Credit Where Credit Is Due

I spend a lot of time here complaining about broken web sites, so it’s nice to be able to praise something that worked better than expected. And I’m slightly surprised to be able to report an impressive experience with a UK government web site.

One thing that I found whilst sorting through my study over the the weekend was my driving licence. It’s a provisional licence. I’ve never passed a driving test. I got a provisional licence when I was seventeen and over the next year I took many lessons and failed three tests. Back then (this was the late 70s) provisional licences were only valid for a year so once I gave up learning to drive I let my licence lapse and thought nothing more about it.

But then in 1996 I thought perhaps I would have another go so I applied for another provisional licence. By the time the licence arrived I’d lost any enthusiasm that I had and the new licence was just filed away and forgotten about. One thing had, however, changed in the intervening period. Provisional licences were no longer valid for just one year. This one was valid until (I think) my 70th birthday.

So on Saturday I found this long-forgotten, but still valid licence. The first thing I noticed about it was that it was still registered to my last address (it’s been ten years since we moved). The second thing that I noticed was a threat of a £1000 fine for failing to inform them of a change of address. Of course that really means that you’ll be fined if you get caught driving with a licence that has an out of date address, so there’s not much chance of me ever being fined. But I decided that it was worth getting it updated and put it aside in a small but growing pile of things to be addressed later.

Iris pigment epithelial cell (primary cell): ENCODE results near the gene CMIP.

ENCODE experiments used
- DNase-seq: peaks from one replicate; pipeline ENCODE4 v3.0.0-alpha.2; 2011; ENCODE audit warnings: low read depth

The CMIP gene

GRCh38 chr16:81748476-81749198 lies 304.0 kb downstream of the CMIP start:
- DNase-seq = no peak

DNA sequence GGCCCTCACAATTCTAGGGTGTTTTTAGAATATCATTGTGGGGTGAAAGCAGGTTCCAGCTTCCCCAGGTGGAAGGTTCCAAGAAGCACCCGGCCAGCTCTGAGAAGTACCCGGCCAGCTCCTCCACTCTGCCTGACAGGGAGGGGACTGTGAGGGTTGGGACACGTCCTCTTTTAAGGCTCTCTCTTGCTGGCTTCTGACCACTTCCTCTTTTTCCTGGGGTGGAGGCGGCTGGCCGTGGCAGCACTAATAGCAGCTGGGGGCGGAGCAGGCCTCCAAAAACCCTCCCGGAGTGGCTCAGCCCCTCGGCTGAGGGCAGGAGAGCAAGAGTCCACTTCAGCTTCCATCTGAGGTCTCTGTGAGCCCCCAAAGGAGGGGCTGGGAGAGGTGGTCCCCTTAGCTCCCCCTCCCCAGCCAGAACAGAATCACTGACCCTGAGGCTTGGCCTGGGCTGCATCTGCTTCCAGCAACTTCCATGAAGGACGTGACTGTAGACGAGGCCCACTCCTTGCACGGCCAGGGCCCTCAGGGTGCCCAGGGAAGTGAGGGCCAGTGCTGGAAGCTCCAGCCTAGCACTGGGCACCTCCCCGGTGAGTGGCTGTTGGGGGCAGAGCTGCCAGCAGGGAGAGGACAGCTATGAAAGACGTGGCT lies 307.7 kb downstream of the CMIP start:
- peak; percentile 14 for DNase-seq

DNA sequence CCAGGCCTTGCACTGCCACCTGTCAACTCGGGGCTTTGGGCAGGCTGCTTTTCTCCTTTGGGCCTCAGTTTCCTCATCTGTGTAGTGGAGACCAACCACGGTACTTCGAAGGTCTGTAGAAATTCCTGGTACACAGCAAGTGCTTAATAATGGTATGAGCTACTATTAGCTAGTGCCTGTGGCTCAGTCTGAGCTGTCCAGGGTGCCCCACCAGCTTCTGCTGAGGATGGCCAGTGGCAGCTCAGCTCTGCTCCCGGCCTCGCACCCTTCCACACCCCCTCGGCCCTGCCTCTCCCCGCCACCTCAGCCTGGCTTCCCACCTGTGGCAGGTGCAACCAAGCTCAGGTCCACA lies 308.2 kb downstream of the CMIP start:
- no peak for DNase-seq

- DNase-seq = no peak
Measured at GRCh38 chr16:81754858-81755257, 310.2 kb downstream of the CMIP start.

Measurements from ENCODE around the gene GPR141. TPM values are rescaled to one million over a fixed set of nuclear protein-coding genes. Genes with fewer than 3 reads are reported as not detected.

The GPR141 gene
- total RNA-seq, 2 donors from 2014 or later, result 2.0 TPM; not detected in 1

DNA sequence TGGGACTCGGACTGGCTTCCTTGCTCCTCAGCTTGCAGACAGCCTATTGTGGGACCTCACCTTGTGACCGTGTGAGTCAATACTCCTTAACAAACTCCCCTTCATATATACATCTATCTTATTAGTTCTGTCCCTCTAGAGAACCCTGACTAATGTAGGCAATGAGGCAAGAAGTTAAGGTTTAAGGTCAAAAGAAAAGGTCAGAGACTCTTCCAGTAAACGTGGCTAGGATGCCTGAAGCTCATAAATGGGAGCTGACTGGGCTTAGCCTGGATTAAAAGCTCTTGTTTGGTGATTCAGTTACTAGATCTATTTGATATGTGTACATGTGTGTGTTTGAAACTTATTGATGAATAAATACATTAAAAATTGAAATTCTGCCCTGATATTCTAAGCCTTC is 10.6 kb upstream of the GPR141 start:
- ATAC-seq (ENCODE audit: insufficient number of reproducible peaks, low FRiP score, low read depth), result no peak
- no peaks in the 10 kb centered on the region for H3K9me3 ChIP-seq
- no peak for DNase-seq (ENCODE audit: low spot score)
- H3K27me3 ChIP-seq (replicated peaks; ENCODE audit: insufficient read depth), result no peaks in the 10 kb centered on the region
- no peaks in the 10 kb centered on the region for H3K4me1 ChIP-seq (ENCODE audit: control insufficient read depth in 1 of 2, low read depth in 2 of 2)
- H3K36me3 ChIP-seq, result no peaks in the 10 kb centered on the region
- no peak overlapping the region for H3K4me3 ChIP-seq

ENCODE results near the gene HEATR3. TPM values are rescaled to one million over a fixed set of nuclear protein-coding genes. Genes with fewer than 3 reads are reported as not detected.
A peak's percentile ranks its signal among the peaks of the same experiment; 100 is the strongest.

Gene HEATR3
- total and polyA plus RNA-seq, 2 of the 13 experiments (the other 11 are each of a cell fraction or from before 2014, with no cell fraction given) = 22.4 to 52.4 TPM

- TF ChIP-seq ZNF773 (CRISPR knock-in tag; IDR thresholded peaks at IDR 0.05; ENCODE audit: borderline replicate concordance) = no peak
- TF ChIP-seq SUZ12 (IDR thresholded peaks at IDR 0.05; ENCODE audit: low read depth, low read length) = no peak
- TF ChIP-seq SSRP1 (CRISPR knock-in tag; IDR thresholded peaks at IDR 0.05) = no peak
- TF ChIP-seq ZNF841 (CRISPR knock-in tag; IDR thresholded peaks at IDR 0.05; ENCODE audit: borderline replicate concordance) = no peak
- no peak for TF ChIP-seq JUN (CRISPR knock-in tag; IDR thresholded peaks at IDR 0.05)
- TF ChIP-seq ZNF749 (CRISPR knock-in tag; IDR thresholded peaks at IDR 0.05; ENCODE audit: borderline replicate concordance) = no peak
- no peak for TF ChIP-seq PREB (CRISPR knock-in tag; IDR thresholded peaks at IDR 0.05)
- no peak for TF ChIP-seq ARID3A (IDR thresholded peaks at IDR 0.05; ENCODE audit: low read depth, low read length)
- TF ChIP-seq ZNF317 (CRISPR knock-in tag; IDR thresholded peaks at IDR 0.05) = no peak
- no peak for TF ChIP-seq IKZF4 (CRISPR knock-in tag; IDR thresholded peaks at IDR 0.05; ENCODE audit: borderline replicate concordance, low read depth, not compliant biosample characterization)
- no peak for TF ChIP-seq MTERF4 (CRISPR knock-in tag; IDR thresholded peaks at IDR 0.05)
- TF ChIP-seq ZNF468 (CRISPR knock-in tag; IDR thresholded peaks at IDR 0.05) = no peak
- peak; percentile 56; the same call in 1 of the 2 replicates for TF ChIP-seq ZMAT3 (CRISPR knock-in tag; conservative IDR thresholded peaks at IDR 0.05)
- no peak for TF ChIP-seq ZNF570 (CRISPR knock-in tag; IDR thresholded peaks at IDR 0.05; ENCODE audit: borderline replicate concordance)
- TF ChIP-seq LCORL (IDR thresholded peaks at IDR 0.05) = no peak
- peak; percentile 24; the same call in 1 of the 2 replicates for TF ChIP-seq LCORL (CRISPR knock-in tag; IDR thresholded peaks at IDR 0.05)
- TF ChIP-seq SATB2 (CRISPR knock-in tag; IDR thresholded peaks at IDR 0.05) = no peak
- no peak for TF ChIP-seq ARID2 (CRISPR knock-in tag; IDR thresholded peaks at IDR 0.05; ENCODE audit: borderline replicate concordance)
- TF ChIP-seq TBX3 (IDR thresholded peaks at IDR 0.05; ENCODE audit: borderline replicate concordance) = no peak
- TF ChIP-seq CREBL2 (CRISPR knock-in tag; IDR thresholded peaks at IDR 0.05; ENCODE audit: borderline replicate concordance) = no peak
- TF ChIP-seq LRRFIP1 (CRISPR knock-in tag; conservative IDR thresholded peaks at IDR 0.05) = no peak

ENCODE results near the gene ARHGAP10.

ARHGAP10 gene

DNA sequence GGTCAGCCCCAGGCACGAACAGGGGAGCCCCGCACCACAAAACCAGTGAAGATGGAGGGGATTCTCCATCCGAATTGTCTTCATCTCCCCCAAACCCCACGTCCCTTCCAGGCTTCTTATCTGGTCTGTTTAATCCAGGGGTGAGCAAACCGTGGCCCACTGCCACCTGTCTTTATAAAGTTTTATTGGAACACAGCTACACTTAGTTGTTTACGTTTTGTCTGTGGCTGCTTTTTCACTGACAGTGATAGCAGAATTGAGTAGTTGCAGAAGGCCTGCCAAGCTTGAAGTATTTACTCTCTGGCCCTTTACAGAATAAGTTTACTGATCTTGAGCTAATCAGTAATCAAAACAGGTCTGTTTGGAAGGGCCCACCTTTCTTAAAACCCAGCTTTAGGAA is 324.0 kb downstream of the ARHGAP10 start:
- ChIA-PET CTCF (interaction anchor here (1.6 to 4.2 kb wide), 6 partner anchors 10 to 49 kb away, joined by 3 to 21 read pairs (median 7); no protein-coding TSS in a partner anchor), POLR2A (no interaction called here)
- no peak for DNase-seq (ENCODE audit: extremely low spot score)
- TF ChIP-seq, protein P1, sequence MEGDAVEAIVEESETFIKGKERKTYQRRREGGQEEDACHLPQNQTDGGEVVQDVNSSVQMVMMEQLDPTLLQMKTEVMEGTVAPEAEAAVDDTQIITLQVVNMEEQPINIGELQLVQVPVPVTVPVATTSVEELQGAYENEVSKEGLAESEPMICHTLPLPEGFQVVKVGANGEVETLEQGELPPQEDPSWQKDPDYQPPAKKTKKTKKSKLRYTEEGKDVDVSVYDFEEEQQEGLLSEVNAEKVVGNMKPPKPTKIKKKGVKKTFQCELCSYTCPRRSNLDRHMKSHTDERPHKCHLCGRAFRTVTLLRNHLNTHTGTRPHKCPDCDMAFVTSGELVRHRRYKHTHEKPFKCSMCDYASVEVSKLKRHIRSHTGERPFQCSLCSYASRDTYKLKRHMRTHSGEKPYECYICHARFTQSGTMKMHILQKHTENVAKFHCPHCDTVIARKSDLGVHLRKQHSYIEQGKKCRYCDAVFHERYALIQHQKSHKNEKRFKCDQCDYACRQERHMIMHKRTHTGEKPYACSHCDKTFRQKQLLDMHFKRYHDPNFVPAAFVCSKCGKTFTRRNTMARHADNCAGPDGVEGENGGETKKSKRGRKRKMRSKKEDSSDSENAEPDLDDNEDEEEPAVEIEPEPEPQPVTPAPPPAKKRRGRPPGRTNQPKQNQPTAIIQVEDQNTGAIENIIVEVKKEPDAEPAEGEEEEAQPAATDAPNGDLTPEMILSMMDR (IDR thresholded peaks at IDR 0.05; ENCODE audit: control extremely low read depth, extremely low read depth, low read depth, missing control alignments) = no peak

Late on Sunday I was going through that pile and came to the licence. The instructions were to fill in your new address on the back of the licence and to send it back to the DVLA who would then issue a corrected replacement. Before doing that I decided to check if I could do this online.

I found the DVLA web site which quickly lead me to the Driving Licensing Online site where I found the link that I was looking for. As I was going through the process I realised that there might be a problem. My licence was of a pretty ancient vintage and new licences have a photo on them. I could see disaster looming. I was sure that I was going to end up with a form to print off and send in along with a photo. But that’s not what happened. What happened was a lot cleverer than that.

The system realised that I was a registered driver (albeit a provisional driver) and that it didn’t have a photo of me. It then asked if I had a passport and when I said yes, it offered to use the photo from my passport on my new licence. Not only does this demonstrate a level of technical ability and standardisation that is rarely seen in organisations of this size, but (far more importantly in my opinion) by asking for my permission before doing this, it shows an awareness of privacy issues that is, in my experience, even rarer.

I assume that had I said no, then I would have still ended up with a form to print off and instructions to send it in with a photo. But because I was happy for them to link these two records, I was able to do it all online. And it was free too. I half expected them to try and charge me fifteen of twenty quid.

So I’m now expecting my new driving licence to arrive in the next few days. I don’t know whether or not I’ll actually use it to start learning to drive again, but it’ll be a useful piece of ID to carry around. All in all, I was very happy with the way it all worked out.

One thought on “Credit Where Credit Is Due

  1. Thanks for posting this – I’d heard getting a provisional license was long and tortuous, but I’m in the same position as you, an old license (long lost) that’s still valid. Unfortunately, I do have to send in a photo – but it’s all rather painless, as a system, and it spat out a personalised PDF for me to sign.

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